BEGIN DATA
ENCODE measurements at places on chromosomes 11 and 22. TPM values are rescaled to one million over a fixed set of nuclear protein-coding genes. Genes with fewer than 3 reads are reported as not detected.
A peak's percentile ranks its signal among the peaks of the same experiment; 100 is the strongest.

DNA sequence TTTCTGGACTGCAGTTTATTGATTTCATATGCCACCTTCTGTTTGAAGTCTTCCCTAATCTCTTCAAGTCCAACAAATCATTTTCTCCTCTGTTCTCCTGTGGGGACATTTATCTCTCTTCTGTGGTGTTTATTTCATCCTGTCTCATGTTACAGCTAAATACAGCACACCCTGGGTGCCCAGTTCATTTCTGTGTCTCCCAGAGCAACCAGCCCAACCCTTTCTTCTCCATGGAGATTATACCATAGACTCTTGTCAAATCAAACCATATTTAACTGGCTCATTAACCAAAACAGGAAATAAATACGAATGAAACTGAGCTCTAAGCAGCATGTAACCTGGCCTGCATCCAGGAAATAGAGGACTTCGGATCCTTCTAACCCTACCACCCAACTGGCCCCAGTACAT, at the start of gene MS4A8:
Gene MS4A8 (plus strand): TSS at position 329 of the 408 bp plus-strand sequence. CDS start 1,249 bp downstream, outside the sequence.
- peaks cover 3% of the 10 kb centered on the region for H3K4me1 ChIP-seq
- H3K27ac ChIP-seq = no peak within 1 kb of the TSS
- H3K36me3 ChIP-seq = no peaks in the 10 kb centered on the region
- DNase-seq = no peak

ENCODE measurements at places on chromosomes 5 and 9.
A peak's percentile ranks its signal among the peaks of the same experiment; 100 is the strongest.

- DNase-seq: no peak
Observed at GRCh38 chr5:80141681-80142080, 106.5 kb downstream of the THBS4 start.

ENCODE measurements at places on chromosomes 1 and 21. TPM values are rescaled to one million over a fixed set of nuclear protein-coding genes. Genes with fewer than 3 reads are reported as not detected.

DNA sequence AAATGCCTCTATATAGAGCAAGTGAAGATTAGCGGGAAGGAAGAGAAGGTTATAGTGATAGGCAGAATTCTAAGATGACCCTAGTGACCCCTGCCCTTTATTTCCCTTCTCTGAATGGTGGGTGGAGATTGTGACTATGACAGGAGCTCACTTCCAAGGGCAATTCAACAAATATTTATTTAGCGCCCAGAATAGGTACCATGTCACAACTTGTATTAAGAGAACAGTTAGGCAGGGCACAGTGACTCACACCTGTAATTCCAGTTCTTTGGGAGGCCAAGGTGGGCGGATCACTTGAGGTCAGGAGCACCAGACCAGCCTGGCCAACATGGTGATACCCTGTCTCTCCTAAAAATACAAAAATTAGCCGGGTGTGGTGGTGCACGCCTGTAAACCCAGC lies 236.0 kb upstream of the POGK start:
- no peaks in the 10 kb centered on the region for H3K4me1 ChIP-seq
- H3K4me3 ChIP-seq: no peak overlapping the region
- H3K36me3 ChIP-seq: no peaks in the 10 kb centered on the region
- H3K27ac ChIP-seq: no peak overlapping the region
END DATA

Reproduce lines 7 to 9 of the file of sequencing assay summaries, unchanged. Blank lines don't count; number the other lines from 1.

- H3K36me3 ChIP-seq = no peaks in the 10 kb centered on the region
- DNase-seq = no peak

ENCODE measurements at places on chromosomes 5 and 9.